See below for a density map of some of the ones who have drawn their routes so far (available during the day when some readers have drawn their route).

Additional information

You find the complete map in omaps.worldofo.com at this location.

World_of_O_Mecsek Open 2019_W21E

Route to O-Season 2020 series

Route Choice Challenges while waiting for the real action: With the upcoming orienteering season indefinitely on hold in large parts of the the world due to COVID-19, regular orienteering route choice challenges may be one way to make sure those orienteering skills don’t get completely rusty. I’ll try to keep these coming daily, but need help from all of you out there to keep them coming and to keep up a certain quality.

Tips on good route choice challenges – either from races/trainings (even cancelled ones) or theoretical ones with accompanying analysis – are very welcome (please e-mail to jan@kocbach.net).

Not all legs are taken for the interesting routechoice alternatives – some are also taken because the map is interesting – or because it is not straightforward to see what to do on a certain leg. Any comments are welcome – especially if you ran the event chosen for todays leg!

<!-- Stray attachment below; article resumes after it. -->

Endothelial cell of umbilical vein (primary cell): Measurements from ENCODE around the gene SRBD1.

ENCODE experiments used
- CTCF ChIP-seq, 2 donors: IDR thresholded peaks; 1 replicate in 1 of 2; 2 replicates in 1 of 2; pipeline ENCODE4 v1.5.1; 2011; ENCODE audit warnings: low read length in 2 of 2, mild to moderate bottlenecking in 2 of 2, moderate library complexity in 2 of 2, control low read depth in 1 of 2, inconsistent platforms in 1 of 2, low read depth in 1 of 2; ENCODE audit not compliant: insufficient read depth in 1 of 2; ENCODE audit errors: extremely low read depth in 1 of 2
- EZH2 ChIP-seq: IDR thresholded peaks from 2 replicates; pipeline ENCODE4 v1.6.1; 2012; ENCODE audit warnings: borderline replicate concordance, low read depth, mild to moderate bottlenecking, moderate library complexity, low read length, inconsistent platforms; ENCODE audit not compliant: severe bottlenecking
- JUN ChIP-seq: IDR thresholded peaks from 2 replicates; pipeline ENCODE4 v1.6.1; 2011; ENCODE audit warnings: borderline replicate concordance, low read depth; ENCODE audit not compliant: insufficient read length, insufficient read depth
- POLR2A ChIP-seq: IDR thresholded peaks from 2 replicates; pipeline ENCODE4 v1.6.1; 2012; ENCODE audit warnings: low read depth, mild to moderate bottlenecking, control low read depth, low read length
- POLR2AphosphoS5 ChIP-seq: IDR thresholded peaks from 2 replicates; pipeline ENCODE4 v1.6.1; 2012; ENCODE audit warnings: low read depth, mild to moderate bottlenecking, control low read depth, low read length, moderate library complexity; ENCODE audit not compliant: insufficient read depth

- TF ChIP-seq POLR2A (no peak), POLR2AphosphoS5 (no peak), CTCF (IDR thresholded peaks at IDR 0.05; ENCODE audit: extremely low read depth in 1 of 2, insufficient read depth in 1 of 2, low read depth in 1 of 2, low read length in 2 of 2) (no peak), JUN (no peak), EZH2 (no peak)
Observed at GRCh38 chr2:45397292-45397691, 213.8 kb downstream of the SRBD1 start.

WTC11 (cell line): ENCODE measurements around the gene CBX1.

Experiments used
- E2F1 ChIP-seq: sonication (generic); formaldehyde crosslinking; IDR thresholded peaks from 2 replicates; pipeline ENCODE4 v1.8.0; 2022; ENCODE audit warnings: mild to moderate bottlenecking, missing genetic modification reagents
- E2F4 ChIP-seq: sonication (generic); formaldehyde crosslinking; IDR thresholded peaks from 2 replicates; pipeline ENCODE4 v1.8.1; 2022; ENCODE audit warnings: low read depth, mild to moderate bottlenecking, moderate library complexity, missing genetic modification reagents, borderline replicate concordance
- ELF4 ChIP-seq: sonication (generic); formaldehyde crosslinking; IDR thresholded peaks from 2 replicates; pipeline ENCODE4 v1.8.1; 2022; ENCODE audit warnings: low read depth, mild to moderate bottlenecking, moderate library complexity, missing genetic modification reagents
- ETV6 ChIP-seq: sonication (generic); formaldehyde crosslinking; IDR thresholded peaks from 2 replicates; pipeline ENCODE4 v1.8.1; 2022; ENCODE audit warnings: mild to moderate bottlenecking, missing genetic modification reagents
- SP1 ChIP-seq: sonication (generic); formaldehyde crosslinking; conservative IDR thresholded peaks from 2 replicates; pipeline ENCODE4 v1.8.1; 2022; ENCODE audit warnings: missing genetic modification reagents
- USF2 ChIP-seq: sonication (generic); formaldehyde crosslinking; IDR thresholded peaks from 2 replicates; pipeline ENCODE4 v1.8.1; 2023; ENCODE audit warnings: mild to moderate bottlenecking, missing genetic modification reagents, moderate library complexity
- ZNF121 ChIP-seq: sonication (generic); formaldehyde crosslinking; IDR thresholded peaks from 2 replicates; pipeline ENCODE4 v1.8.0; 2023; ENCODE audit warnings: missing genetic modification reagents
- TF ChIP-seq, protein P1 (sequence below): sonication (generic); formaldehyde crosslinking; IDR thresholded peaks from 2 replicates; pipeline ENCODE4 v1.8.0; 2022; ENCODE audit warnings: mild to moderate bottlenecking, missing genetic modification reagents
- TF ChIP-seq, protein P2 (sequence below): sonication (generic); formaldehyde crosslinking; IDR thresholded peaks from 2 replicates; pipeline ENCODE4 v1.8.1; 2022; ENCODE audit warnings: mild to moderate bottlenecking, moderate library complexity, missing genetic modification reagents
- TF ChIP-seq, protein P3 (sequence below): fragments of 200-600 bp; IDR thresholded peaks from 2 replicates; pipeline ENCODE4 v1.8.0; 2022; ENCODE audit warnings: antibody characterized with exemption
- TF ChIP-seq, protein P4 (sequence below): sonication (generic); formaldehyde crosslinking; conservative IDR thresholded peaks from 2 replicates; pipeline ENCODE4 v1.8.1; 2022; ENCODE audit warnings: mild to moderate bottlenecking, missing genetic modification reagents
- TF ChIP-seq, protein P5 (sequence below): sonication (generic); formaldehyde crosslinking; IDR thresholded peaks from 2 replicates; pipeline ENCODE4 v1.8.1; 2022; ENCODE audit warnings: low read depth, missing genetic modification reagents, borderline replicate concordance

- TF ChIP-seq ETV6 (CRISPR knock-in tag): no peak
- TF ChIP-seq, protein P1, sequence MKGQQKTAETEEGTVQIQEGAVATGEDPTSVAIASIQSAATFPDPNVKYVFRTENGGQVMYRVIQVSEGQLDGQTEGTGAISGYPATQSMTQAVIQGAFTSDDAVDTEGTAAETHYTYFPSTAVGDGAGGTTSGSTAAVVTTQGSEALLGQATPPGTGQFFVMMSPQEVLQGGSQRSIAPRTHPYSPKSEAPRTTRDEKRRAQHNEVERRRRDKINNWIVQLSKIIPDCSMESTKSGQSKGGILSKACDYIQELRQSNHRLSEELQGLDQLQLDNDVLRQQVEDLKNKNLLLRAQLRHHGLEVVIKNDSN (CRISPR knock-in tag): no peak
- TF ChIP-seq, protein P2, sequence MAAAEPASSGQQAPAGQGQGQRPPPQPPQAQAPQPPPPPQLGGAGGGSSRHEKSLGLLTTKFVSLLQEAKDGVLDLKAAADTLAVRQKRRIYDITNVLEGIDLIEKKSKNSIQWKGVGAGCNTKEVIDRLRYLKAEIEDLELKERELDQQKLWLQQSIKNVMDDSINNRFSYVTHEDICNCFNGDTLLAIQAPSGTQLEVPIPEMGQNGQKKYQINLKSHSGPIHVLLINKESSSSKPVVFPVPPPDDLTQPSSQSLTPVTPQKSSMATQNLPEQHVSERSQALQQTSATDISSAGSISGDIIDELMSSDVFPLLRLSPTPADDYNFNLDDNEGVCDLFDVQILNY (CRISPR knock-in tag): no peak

About Jan Kocbach

Jan Kocbach is the founder of WorldofO.com - taking care of everything from site development to writing articles, photography and analysis.

Check Also


EOC 2023 KO-Sprint: Maps and Results

Matthias Kyburz (Switzerland) and Tove Alexandersson (Sweden) won the the European Championships (EOC) KO-Sprint in ...


  1. I most certainly disagree with the statement that this a great leg. If you maybe have to stop for 10-15 seconds and identify possible routes first (because it’s simply impossible to solve it while running, not to speak about route selection), does this still make a great sprint leg? Does this fulfill the definiton of the discipline?
    We had a similar discussion after Czech Cup in Pilsen and then again after WC in Mladá Boleslav – if studying the route costs you 15″, then you still choose the wromg route, which means additional 30″ and the race for you is pretty much over, does this make a good sprint course?